Policies Define Expression

The Office of Residential Living and the Division of Student Affairs clarified their policies against hanging banners, flags and clothing outside windows and chalking on buildings in two university-wide emails this month, the former of which prompted concerns over their infringement on the Speech and Expression Policy.

In an email dated Oct. 22, Vice President of Student Affairs Todd Olson said that recently, there have been more instances of chalking on inappropriate locations, such as campus buildings.

“There has been an increase in the number of instances of chalking on buildings, resulting in the need for more frequent removal and maintenance,” Olson wrote. “This damages and degrades campus buildings.”

According to the email sent by the Office of Residential Living on Oct. 20, banners, flags and clothing cannot hang outside any window of a university-owned residential facility, including student room and apartment windows.

Director of Residential Education Ed Gilhool said the ban on hanging items outside of building windows is consistent with the posting and window display policy that Georgetown has had in place for over seven years.

“Students are permitted to display items from within their rooms, visible to the outside, so long as they are consistent with the university’s speech and expression guidelines,” Gilhool said. “Hanging or placing items outside of windows is first and foremost a safety concern.”

Georgetown University Student Association Secretary for Free Speech Sam Kleinman (COL ’16), who is one of three students on the Speech and Expression Committee, said the ban is a violation of students’ freedom of expression.

“I don’t see any compelling reasons regarding safety to ban hanging things from windows,” Kleinman wrote in an email to The Hoya.

Kleinman encouraged students who are told to remove anything hanging from their windows to send a complaint to the Speech and Expression Committee.

The Speech and Expression Policy makes one reference to windows, under a section entitled “Exterior Flyers and Marketing.”

“Materials may be posted only on walls (not windows and doors) and only in designated areas,” the policy reads.

Olson’s email, which outlined the university policy on chalking in Red Square, reiterated that while chalking is allowed on the brick pavers, it is not permitted on the exterior walls of campus buildings under the Speech and Expression Policy.

According to Olson, the policy and the recent emails do not violate students’ freedom of expression.

“I believe this policy respects students’ rights to free expression, because there are plenty of places to chalk on the ground, and also places to post flyers [and] signs around campus,” Olson wrote in an email to The Hoya.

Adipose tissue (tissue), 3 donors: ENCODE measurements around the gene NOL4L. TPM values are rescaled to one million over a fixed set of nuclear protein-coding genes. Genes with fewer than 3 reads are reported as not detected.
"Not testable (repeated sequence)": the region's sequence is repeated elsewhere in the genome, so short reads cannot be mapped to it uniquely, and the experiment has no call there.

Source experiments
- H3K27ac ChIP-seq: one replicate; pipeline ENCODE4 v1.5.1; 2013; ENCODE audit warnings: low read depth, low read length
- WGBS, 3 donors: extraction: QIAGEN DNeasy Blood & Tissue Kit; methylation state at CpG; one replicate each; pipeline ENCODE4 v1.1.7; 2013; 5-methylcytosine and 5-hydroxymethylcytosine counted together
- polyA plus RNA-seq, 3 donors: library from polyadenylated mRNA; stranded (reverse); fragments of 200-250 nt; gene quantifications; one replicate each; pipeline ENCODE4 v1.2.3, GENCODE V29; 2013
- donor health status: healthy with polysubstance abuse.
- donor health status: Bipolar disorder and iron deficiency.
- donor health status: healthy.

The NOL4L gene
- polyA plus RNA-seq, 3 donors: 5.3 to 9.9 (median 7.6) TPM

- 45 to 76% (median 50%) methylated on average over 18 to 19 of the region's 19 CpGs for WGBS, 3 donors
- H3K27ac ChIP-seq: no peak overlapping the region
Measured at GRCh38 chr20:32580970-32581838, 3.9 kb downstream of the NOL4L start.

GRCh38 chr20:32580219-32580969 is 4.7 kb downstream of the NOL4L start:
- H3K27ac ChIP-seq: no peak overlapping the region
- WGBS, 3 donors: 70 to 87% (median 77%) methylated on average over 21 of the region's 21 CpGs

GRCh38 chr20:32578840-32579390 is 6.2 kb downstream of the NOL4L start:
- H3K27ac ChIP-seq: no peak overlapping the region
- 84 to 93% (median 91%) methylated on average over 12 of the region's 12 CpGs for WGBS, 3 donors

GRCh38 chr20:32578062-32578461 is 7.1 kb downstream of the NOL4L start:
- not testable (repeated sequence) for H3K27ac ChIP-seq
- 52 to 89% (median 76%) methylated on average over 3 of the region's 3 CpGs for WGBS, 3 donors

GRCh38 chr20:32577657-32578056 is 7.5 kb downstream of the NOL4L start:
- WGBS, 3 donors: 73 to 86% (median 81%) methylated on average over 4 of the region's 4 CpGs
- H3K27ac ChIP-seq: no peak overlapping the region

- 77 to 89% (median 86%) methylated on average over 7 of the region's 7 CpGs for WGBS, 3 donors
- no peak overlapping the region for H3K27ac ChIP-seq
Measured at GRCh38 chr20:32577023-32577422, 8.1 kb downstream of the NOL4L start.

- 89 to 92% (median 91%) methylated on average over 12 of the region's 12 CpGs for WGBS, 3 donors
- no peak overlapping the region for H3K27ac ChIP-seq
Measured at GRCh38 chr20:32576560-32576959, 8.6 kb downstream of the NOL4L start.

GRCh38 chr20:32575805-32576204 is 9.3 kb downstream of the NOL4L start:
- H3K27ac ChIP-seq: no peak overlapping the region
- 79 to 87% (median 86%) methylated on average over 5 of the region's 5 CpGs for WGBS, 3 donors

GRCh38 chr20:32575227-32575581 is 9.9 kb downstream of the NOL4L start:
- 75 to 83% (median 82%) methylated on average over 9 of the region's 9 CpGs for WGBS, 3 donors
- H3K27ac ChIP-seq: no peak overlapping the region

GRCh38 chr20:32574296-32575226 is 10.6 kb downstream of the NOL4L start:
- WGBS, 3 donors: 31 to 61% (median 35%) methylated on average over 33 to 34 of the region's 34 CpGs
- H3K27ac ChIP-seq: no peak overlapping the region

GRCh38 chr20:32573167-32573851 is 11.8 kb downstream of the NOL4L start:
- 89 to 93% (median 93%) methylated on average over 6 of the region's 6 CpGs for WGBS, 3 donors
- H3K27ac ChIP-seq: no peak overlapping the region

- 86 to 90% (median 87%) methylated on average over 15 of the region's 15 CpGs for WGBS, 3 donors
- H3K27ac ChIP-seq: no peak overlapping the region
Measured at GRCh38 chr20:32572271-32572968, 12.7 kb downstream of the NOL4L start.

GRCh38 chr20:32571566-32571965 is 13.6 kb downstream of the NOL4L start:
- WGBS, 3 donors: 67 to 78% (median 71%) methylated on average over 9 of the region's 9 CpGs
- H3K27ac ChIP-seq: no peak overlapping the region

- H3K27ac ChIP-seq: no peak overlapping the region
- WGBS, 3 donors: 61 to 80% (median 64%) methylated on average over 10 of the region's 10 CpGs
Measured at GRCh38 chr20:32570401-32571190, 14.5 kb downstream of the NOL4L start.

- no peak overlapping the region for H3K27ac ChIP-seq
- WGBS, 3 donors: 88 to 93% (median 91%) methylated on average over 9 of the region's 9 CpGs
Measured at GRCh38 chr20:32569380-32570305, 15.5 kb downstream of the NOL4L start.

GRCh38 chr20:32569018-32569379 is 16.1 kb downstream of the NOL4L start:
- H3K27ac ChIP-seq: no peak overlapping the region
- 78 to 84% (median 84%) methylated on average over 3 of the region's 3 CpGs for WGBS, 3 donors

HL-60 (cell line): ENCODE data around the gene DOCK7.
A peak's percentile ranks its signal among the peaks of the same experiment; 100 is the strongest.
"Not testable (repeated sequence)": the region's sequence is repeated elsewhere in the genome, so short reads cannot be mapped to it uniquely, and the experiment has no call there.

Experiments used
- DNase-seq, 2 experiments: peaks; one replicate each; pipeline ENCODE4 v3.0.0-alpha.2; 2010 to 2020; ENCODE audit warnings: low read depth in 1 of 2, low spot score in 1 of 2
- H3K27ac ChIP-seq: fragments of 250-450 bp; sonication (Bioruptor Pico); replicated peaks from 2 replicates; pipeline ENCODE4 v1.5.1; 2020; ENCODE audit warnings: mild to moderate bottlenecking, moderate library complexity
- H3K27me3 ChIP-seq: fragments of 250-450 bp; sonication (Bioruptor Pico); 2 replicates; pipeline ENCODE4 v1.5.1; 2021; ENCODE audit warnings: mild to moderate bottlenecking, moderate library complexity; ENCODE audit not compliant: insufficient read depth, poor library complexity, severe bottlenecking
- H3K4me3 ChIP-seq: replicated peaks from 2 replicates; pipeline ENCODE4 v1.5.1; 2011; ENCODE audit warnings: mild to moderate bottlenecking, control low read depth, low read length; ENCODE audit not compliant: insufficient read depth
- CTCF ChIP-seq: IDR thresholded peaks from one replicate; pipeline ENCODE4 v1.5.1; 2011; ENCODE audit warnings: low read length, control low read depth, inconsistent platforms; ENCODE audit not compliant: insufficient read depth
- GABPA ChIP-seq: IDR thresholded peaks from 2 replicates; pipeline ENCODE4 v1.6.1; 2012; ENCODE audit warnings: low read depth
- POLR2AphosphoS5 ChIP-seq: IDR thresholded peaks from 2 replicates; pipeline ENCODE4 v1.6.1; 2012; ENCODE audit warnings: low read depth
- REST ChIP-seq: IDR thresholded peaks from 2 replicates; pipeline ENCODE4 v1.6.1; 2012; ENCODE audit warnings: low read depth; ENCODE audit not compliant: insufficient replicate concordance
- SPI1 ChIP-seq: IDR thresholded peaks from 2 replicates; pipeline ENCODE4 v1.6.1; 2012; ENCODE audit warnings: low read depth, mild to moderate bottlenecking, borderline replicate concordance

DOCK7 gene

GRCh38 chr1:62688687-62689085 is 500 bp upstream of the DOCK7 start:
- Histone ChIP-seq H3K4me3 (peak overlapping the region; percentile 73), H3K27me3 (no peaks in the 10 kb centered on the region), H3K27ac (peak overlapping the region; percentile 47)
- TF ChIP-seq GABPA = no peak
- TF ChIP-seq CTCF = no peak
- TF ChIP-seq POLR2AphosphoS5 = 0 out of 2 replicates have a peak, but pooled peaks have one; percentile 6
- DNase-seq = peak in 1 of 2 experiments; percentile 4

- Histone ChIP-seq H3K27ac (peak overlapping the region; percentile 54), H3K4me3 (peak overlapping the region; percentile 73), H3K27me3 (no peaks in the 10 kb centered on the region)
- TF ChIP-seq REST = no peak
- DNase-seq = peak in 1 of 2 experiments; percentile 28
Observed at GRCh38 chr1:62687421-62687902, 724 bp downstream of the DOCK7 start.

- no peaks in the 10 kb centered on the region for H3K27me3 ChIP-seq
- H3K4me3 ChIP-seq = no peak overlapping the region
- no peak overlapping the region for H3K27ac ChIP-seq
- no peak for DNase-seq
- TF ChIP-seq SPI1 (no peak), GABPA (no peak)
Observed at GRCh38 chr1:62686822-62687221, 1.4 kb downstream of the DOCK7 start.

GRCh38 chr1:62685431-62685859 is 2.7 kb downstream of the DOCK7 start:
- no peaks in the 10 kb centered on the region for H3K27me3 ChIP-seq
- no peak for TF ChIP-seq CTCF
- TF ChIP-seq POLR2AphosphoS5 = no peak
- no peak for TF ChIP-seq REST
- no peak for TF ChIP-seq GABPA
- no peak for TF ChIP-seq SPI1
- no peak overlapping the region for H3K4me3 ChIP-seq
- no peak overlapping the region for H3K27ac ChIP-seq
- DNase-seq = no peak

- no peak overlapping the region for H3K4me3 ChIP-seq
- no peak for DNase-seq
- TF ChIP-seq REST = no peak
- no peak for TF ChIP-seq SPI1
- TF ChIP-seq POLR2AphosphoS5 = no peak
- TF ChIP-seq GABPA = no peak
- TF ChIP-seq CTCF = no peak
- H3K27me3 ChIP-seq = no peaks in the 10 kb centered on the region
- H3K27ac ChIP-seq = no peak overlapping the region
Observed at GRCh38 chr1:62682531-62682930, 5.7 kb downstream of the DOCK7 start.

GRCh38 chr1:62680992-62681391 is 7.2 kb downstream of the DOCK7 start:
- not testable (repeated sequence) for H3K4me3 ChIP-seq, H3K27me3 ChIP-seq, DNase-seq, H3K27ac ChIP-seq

Several offices collaborate to manage this policy, including the Division of Student Affairs, the Office of Planning and Facilities Management and the Office of the Provost.

This email was prompted in part by a recent incident in which Georgetown for Bernie, a student group in support of Democratic presidential candidate Sen. Bernie Sanders (I-Vt.), chalked the outside wall of the Intercultural Center with slogans in support of Sanders.

Co-chair of Georgetown for Bernie Caleb Weaver (SFS ’16) said that the group had violated the Speech and Expression Policy.

“This slip-up was totally our fault,” Weaver wrote in an email to The Hoya. “We assumed it was ok to chalk there and encouraged the members to do so. We didn’t know it was against the Speech and Expression Policy.”

According to the policy, chalking in inappropriate locations or with the wrong type of material that results in damage to university property will require restitution from the responsible party.

Weaver said that while the group has not received a specific response from the administration regarding the chalking, it regrets the mistake.

“We apologize profusely for making more work for the facilities workers,” Weaver wrote. “We’ll avoid the error going forward.”

Kleinman said that he agreed with the chalking policy.

“Because a building could be damaged if everyone chalked the edifice often, it’s fairly reasonable to ban folks from chalking on buildings,” Kleinman wrote.

The Speech and Expression Policy was created in 1989 in response to an increased spate of bias-related incidents. It was written by Rev. James Walsh, S.J., who died this July.

Since 1989, the policy has been periodically revised by the Speech and Expression Committee. This group is comprised of four undergraduate students, one graduate student, appropriate staff from the Division of Student Affairs and four faculty or academic administrators.

The committee advises the vice president for student affairs and makes decisions regarding amendments and clarifications on the policy. It also reviews complaints and refers them to a sanctioning body.

The university’s stance on chalking dates from the document’s creation and has remained largely unchanged with the exception of a memorandum in 2014.

Kleinman said that most issues regarding free speech in the past have been caused by the policy’s enforcement rather than its actual content.

“For the most part, the policy is reasonable in its restrictions of speech,” Kleinman wrote. “It does not differ significantly from the rights you have on municipal property.”


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